Isolation, Isolation And Loneliness In To Kill A Mockingbird By Harper Lee

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When discovering our own personal identities, there are a great number of things that can sway the way that identity ends up looking. In the novel To Kill a Mockingbird, Harper Lee explores how the influence of isolation, discrimination and loneliness can reflect upon our identities. Evidence of how these feelings impact our individual identities can clearly be seen in the lives of characters Tom Robinson, Mayella Ewell and Boo (Arthur) Radley.

Boo Radley is perhaps the most misunderstood character that Harper Lee crafted. Scout and Jem believe he is a monster who eats raw animals, a great giant of a man with yellow teeth and perpetually bloodstained hands. However throughout the novel we are reminded on multiple occasions that Boo is simply
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The people that surround her abuse Mayella physically and mentally while treating her as nothing more than an extra hand. Scout even says this about Mayella in Chapter 19, “As Tom Robinson gave his testimony, it came to me that Mayella Ewell must have been the loneliest person in the world. She was even lonelier than Boo Radley, who had not been out of the house in twenty-five years.” It was because of this loneliness that she reached out for Tom Robinson. Mayella saw something in Tom that she hadn’t ever seen in her dismal and secluded life; compassion. Her loneliness compelled her towards a man who was the recipient of fierce hatred from the citizens of Maycomb, which led her, probably under the guidance of her father, to provide a false testimony in Tom’s case. Had Mayella grown up in a world other than the one her father dictated for her, she might have not felt the need to accuse Tom for committing a false crime. Tom knows the truth of Mayella’s desperate position and we can see it when he says, "Yes, suh. I felt right sorry for her, she seemed to try more 'n the rest of 'em-" in Chapter 19. Atticus knows it too when he presses again and again for Mayella to admit to the jury that her father would violently beat her. Mayella is a trapped and barred in a world that keeps her in crushing loneliness. Her solitary life causes a sense …show more content…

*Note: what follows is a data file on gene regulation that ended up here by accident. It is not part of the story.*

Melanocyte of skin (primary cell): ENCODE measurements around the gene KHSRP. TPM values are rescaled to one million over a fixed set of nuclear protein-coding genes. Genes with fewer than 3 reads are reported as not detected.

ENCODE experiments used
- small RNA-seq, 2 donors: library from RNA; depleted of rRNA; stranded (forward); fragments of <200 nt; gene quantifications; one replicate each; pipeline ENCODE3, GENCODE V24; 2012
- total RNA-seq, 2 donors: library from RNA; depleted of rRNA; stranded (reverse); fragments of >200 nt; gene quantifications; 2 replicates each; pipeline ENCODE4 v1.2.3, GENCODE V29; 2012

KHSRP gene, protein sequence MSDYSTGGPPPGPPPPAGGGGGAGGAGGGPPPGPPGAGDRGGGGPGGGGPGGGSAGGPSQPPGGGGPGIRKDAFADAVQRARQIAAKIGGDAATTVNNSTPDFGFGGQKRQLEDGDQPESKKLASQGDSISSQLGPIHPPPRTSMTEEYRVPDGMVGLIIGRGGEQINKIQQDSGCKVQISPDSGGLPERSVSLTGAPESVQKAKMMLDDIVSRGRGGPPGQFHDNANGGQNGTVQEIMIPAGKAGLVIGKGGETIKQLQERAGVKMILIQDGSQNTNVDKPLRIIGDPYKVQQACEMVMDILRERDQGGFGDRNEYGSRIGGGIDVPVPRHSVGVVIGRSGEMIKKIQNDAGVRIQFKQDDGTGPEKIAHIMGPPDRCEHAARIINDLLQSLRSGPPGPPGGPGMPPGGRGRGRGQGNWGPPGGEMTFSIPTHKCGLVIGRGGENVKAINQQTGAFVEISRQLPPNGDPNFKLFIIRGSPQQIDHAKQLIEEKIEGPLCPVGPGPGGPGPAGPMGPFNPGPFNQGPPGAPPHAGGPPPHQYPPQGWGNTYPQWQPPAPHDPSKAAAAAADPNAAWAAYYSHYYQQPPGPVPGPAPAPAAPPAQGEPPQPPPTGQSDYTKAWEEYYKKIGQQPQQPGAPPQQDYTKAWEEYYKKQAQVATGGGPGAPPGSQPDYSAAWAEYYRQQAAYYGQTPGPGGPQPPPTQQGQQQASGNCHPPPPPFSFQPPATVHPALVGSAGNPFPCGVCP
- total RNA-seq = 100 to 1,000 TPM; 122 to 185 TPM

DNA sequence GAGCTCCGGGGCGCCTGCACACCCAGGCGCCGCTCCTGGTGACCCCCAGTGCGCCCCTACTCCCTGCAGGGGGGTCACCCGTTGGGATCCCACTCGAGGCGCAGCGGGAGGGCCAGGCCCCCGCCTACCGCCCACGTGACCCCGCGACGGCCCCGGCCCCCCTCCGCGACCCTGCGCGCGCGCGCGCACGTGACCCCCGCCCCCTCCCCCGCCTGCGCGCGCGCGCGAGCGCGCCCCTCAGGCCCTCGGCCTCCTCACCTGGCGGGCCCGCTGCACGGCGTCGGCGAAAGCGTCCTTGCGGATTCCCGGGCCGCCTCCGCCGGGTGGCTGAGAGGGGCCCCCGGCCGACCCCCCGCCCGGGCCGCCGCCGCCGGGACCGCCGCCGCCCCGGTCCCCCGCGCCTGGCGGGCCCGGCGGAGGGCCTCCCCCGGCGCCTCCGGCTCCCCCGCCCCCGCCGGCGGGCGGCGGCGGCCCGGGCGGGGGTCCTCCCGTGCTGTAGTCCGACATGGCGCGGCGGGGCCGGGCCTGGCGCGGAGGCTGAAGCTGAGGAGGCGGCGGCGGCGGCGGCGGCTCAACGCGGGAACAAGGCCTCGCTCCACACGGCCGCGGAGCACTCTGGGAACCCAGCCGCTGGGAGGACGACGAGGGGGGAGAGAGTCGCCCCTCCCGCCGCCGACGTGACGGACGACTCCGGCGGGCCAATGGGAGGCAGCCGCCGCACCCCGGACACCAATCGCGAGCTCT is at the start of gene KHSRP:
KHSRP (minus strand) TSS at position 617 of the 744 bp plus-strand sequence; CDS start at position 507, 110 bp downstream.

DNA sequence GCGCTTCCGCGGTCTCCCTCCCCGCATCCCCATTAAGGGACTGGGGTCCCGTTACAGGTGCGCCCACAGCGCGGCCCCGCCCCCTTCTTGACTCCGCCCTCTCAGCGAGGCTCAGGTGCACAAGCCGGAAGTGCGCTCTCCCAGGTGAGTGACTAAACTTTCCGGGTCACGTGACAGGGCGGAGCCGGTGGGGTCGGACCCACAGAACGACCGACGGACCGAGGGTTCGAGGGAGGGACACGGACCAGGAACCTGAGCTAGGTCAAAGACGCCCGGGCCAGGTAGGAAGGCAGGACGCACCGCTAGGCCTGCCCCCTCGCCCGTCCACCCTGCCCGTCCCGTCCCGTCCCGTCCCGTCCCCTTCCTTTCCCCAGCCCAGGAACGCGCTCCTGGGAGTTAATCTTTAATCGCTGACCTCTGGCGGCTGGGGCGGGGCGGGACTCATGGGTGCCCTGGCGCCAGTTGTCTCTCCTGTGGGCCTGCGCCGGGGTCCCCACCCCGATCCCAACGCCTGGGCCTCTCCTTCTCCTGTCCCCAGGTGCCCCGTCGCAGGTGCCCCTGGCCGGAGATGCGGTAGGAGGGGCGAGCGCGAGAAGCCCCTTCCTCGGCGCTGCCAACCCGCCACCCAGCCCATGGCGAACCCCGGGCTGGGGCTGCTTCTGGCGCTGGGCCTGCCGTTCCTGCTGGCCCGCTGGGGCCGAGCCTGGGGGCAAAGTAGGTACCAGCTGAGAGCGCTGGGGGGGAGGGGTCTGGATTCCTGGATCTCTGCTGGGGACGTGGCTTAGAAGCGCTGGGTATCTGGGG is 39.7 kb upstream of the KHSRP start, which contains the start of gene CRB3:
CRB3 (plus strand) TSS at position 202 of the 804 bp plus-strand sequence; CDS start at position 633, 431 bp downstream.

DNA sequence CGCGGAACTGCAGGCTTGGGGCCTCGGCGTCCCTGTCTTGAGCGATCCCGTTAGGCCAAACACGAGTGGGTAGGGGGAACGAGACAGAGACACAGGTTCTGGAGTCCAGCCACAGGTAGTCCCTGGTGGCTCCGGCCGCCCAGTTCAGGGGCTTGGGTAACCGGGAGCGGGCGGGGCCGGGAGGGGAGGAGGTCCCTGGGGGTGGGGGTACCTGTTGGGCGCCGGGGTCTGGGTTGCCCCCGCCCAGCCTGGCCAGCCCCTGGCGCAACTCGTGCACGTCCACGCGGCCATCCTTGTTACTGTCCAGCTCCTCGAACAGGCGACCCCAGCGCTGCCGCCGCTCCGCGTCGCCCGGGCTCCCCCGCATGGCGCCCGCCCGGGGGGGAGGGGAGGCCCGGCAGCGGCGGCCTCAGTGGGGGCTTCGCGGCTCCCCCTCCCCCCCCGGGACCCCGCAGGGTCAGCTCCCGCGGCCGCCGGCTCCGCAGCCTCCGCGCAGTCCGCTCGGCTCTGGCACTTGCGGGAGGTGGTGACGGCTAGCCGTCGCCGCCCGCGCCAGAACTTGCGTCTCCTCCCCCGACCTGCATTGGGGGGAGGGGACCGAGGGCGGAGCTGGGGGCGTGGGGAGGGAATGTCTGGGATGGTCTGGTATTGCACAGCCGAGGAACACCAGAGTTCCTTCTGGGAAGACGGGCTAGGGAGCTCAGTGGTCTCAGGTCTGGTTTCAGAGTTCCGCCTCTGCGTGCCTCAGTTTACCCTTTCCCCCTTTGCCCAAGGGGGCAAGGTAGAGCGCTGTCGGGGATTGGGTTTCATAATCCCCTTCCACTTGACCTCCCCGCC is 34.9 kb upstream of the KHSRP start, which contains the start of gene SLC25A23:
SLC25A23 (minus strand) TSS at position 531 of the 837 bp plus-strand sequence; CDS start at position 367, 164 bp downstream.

Tom is the town’s scapegoat, all of their wrongdoings get thrown at him based simply on the fact that he is a black man. We as the reader find that almost every person in the town is angled against Tom right from the start. This can be seen when Scout’s cousin Francis calls Atticus “... nothin’ but a n*gger-lover!” (chap. 9) for defending Tom on the trial. The way that a child can have so much hatred for one race is horribly reflective of the way the town treats Tom. Because of the loathing of Tom and his race face in Maycomb, he finds that he must always be vigilant and cautious when dealing with his white counterparts. Tom expresses his fear of misstepping in his testimony when he says, “... it weren’t safe for any n*gger to be in a -- fix like that.” Tom says this because he knows all too well of the racism which would immediately incriminate him in any place of law. He knows there is no chance of a black man getting an innocent ruling when the ‘victim’ is a white woman. Tom also knows that the chances of him getting out of jail are slim so he uses up the last of his courage and jumps the fence only to get shot moments later. Sadly, Tom’s identity shaped around the hatred of others; propelling him towards a life of extreme wariness and fear of his own neighbors. Currently people all over the world are having their identities formed upon a platform of systemic racism and discrimination which causes the same sort of hopelessness

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